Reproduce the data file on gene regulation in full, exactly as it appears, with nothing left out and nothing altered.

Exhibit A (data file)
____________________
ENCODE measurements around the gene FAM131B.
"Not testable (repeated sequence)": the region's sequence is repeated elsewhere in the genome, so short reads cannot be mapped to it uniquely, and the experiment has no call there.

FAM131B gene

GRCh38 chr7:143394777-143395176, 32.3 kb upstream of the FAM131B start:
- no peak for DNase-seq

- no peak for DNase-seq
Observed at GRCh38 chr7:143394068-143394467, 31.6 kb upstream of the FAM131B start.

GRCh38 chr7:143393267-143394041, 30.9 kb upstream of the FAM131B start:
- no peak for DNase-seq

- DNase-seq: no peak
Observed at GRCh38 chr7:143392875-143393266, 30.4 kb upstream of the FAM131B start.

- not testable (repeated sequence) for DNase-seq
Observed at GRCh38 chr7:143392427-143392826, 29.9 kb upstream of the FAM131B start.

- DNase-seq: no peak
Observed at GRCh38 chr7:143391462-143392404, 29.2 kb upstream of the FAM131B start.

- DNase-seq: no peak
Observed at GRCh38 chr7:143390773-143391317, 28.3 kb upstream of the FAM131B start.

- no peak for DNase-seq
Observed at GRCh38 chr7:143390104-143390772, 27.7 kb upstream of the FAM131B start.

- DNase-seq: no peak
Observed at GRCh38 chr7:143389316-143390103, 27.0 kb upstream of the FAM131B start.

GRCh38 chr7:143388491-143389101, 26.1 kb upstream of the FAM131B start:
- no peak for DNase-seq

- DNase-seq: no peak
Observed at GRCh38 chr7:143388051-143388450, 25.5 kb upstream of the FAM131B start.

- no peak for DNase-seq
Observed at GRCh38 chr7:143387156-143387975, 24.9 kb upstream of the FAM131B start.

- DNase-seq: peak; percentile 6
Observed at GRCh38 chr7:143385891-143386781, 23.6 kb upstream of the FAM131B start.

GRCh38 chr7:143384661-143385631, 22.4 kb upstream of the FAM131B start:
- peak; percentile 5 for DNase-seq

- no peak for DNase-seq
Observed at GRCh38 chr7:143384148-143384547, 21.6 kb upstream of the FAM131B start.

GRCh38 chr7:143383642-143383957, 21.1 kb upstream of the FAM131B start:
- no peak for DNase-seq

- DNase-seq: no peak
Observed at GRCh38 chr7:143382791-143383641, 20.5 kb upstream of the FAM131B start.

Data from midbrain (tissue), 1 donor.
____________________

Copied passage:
ENCODE measurements around the gene FAM131B.
"Not testable (repeated sequence)": the region's sequence is repeated elsewhere in the genome, so short reads cannot be mapped to it uniquely, and the experiment has no call there.

FAM131B gene

GRCh38 chr7:143394777-143395176, 32.3 kb upstream of the FAM131B start:
- no peak for DNase-seq

- no peak for DNase-seq
Observed at GRCh38 chr7:143394068-143394467, 31.6 kb upstream of the FAM131B start.

GRCh38 chr7:143393267-143394041, 30.9 kb upstream of the FAM131B start:
- no peak for DNase-seq

- DNase-seq: no peak
Observed at GRCh38 chr7:143392875-143393266, 30.4 kb upstream of the FAM131B start.

- not testable (repeated sequence) for DNase-seq
Observed at GRCh38 chr7:143392427-143392826, 29.9 kb upstream of the FAM131B start.

- DNase-seq: no peak
Observed at GRCh38 chr7:143391462-143392404, 29.2 kb upstream of the FAM131B start.

- DNase-seq: no peak
Observed at GRCh38 chr7:143390773-143391317, 28.3 kb upstream of the FAM131B start.

- no peak for DNase-seq
Observed at GRCh38 chr7:143390104-143390772, 27.7 kb upstream of the FAM131B start.

- DNase-seq: no peak
Observed at GRCh38 chr7:143389316-143390103, 27.0 kb upstream of the FAM131B start.

GRCh38 chr7:143388491-143389101, 26.1 kb upstream of the FAM131B start:
- no peak for DNase-seq

- DNase-seq: no peak
Observed at GRCh38 chr7:143388051-143388450, 25.5 kb upstream of the FAM131B start.

- no peak for DNase-seq
Observed at GRCh38 chr7:143387156-143387975, 24.9 kb upstream of the FAM131B start.

- DNase-seq: peak; percentile 6
Observed at GRCh38 chr7:143385891-143386781, 23.6 kb upstream of the FAM131B start.

GRCh38 chr7:143384661-143385631, 22.4 kb upstream of the FAM131B start:
- peak; percentile 5 for DNase-seq

- no peak for DNase-seq
Observed at GRCh38 chr7:143384148-143384547, 21.6 kb upstream of the FAM131B start.

GRCh38 chr7:143383642-143383957, 21.1 kb upstream of the FAM131B start:
- no peak for DNase-seq

- DNase-seq: no peak
Observed at GRCh38 chr7:143382791-143383641, 20.5 kb upstream of the FAM131B start.

Data from midbrain (tissue), 1 donor.